It's a little harder to find pictures of some of our schools,
particularly the smaller ones, than it is to find pictures of churches
or major street intersections. This page will grow as more school
pictures become available. If you have any school photos that you would
be willing to share copies of, would you please let me know? Thanks!
Coxe Memorial School was opened in 1896. The black and white photo on
the far left shows the original school building. In 1913 the school was
enlarged to accommodate a growing student population. The color picture
at near left shows the larger school and includes some landscaping. The
school is now gone, and in its place is a Senior Center.
The Freeland High School building shown at right was built in
1922, on property located at the intersection of Dewey and Johnson
streets. A green (not red?) felt sweater badge with a home-made look
is also shown here, dated 1935. In 1966 the Hazleton Area School
was formed, and students from Foster Township and St. Ann's High
were transferred to Freeland High. Freeland High School was torn down
Foster Township High School
was opened in Woodside in 1912,
joining the elementary school that was already there. A new high school
building was built in 1936-1937. The nifty badge from
shown at top left also comes from Foster. My dad's family lived in
Upper Lehigh, and although my dad went to Freeland High, the rest of
his siblings went to Foster for high school. The building is still
standing today, although vacant. The elementary school, shown at right
in a clipping from Ed Merrick, was torn down. As noted in that
newspaper caption, it was one of the oldest surviving school buildings
in the region.
The Mining & Mechanical
Institute (MMI) was first opened in Drifton in 1879. After a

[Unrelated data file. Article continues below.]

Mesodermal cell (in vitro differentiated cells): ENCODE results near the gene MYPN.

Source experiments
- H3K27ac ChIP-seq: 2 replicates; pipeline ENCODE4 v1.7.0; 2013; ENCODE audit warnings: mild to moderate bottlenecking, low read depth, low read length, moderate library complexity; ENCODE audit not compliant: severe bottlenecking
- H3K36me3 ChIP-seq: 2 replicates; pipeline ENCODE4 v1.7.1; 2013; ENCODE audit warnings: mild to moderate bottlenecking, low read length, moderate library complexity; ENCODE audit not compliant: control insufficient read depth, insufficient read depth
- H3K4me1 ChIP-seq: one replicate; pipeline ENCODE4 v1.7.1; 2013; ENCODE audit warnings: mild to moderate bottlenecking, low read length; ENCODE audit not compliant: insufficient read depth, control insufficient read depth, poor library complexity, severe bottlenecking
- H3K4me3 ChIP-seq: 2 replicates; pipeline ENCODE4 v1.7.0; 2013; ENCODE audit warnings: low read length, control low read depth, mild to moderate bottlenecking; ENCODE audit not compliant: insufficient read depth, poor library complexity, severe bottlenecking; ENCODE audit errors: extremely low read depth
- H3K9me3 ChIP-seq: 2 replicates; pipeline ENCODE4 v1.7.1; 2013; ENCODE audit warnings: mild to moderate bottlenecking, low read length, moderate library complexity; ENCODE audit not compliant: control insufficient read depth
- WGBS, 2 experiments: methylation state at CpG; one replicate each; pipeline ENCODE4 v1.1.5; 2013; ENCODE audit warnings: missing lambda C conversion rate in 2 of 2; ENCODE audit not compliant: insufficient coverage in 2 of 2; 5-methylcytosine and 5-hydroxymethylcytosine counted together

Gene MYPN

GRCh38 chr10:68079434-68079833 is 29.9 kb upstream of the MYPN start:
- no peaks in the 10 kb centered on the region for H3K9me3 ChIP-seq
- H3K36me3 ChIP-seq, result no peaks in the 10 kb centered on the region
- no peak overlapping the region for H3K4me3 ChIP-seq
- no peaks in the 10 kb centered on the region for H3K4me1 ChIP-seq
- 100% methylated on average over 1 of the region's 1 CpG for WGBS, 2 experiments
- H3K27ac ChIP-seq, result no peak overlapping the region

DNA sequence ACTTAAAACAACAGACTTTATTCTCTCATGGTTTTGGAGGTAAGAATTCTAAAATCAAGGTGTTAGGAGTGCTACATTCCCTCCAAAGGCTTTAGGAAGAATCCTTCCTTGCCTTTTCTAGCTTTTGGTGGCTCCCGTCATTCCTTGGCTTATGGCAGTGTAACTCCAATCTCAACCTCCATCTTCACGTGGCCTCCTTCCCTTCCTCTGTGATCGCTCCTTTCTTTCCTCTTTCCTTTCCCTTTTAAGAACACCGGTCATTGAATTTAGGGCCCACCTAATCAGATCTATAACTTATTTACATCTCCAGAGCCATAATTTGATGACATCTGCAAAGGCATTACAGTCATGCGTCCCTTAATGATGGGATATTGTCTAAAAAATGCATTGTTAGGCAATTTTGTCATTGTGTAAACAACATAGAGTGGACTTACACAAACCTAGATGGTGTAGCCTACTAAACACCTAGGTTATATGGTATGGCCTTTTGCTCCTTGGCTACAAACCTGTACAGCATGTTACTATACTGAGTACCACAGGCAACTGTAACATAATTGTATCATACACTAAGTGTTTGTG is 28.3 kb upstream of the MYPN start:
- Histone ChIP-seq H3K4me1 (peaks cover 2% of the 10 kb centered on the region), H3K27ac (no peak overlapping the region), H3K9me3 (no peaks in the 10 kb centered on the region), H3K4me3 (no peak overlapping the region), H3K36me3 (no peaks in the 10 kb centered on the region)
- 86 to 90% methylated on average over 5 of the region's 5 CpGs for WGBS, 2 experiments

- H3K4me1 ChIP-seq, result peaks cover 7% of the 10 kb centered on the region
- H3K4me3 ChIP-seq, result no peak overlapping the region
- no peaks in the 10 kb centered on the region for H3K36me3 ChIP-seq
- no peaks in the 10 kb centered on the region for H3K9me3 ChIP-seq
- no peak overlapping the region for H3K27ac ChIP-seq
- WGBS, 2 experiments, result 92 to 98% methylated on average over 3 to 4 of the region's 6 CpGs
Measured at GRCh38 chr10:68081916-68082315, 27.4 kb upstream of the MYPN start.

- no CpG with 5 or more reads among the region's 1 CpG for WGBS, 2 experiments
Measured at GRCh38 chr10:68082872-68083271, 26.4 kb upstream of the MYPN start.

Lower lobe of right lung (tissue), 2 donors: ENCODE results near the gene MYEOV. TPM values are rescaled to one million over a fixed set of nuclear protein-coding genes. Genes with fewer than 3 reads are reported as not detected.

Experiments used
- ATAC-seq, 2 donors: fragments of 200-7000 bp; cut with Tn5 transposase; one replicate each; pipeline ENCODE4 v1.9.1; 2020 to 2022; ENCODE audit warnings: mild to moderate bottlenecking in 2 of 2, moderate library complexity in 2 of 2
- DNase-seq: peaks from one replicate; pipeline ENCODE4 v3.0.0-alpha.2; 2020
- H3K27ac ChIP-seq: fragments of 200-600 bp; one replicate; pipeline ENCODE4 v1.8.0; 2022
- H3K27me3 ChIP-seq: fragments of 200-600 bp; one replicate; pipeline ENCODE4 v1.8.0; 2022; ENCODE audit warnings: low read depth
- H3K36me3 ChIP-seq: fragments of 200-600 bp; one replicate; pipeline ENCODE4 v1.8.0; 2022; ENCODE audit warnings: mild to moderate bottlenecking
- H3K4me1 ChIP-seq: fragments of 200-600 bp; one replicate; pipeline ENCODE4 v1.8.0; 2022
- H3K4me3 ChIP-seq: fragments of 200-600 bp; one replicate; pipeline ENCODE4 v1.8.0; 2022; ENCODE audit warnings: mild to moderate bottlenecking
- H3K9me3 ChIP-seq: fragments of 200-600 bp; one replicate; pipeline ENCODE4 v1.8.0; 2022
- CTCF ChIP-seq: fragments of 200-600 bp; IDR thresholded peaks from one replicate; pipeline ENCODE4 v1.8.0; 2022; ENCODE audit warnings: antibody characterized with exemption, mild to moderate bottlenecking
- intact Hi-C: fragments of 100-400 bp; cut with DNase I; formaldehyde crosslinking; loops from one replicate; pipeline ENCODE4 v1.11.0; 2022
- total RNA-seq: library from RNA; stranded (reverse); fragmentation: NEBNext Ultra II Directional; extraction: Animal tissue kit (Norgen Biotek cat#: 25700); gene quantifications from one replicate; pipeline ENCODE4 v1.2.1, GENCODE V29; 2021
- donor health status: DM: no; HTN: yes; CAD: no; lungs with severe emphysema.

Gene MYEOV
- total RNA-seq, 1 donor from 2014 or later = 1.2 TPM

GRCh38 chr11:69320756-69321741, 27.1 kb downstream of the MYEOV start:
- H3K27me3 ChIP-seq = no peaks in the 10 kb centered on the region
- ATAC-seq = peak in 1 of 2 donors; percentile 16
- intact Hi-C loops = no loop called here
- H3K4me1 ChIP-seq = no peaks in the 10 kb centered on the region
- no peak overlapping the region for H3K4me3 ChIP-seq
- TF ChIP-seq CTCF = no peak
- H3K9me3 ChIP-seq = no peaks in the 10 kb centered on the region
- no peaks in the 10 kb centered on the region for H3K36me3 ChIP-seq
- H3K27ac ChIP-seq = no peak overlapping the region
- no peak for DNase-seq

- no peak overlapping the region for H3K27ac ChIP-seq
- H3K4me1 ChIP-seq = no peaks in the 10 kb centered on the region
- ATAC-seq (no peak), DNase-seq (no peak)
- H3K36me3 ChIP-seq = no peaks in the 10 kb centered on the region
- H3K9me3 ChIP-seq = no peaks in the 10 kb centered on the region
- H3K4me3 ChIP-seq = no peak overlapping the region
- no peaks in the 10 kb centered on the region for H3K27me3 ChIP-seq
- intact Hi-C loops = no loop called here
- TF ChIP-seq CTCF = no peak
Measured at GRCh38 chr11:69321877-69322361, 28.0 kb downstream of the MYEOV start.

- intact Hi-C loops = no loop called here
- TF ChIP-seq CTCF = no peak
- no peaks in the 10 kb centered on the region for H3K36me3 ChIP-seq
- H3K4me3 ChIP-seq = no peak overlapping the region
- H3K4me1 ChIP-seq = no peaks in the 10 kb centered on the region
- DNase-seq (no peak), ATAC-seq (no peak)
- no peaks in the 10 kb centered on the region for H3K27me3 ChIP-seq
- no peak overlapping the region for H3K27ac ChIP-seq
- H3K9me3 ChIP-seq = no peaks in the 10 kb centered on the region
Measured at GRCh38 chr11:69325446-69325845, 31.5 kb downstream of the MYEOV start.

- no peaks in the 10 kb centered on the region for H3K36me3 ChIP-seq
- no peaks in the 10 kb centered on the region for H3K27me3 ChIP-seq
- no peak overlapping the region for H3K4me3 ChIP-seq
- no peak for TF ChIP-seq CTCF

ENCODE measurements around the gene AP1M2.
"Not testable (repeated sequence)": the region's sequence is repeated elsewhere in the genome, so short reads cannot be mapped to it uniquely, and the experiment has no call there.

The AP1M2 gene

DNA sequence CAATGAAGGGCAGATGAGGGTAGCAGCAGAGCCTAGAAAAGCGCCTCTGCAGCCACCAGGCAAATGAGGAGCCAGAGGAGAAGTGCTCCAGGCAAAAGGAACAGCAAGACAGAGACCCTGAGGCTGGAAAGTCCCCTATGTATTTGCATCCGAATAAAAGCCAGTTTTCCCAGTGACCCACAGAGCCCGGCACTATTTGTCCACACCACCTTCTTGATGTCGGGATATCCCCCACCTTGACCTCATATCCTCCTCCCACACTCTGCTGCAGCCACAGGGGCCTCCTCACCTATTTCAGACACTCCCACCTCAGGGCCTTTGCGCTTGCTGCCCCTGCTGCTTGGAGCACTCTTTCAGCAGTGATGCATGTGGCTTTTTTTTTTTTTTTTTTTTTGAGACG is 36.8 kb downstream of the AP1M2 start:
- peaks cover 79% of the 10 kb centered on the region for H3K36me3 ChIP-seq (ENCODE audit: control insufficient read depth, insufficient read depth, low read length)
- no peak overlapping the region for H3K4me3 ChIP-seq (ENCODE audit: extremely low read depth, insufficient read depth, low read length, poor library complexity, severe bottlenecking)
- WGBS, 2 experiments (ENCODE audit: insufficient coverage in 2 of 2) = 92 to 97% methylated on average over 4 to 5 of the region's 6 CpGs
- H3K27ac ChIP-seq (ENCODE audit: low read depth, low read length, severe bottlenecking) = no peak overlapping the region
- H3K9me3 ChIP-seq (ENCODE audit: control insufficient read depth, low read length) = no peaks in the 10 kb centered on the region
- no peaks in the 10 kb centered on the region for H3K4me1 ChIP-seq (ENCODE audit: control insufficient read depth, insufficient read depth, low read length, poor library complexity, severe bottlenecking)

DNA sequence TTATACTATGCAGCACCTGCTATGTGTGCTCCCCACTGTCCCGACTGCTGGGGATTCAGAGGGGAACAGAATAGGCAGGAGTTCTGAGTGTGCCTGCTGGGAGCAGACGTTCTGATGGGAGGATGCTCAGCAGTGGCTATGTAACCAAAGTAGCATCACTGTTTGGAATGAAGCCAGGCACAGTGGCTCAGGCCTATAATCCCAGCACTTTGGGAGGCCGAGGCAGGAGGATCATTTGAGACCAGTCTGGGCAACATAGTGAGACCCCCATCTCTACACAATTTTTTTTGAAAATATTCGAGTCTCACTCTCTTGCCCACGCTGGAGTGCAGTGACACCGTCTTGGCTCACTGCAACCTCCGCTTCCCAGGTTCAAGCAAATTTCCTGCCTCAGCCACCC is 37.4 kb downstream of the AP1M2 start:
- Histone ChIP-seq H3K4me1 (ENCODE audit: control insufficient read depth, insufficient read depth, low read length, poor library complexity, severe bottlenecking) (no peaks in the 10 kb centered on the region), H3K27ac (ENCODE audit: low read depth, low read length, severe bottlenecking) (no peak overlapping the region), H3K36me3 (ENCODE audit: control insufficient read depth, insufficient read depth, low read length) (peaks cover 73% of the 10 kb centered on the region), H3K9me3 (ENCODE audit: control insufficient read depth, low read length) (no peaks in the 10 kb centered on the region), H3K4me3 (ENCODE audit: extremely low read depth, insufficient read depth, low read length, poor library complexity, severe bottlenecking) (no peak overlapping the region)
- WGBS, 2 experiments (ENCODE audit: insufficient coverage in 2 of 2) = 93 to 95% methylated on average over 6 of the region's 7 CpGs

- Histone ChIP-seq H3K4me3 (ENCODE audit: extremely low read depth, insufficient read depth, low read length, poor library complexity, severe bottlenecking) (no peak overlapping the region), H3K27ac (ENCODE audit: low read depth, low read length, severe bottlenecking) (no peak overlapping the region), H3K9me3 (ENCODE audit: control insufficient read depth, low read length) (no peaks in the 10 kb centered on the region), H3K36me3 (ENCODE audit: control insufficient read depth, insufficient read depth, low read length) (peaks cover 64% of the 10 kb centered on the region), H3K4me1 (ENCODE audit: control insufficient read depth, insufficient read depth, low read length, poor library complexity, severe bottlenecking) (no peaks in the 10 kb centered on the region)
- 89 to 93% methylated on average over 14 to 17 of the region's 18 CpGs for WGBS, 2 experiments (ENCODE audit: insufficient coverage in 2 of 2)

devastating fire in 1888, the school reopened in temporary quarters in
the Birkbeck Block on Centre Street just above Main Street, in 1893. A
new school building, shown at left, was completed in late 1902.
According to the 11th edition of the Encyclopaedia Britannica, MMI was
modelled after the German Steigerschulen, with elementary and
secondary departments and a night school for workmen. The school was
gradually transformed into a college preparatory school, and was
recently renovated and expanded.
Coxe, wife of Eckley B. Coxe, thought that some
sort of extra education was also needed for girls in the Freeland area.
She founded an Industrial School for Girls, which was later called The
Loyalty Club or The Girls' Loyalty Club. This was a bit like a
school, where local girls could learn some of the 'womanly arts' such
various crafts and needle arts as well as cooking and deportment. This
building was later donated by the Coxe Estate, in memory of
Sophia Coxe, for a new church that was being formed in 1937, Ss. Peter
& Paul's Eastern Greek Catholic Church. The building still stands
today, although it has been
modified and expanded to accommodate the needs of the parish.
The original St. Ann's school and convent were built in
Woodside in 1883. A new St.
Ann's Parochial School and convent were built on Chestnut St. in 1929.
After serving the parish for many years, the high school closed in
and the elementary school closed five years later.
school, St. Mary's Greek Catholic School, was built on Fern Street. It
is listed in a borough directory in 1921.
In 1984 a new parish center for St. Mary's
was dedicated on the site of the old school. There is also an 1890s
student group photo from St. Mary's on the other
school gallery page.
There were numerous other small schools
in Freeland and the surrounding area. Shown here are the Sandy Run
School (right) and the Jeddo School (left). Other photos will be added
here as I find them. Tom Yaruso wrote in October 2013 to remind us of
Highland School: "I see nothing on Highland school in which I attended
from 1942 to 1948, my mom attended 1919 to 1925, then attended Foster
Township high school in Woodside building before Foster Township high
school new building built, I remember when in I think 1946 or 1947
Eckley, Sandy Run and Ripples schools closed and every one attended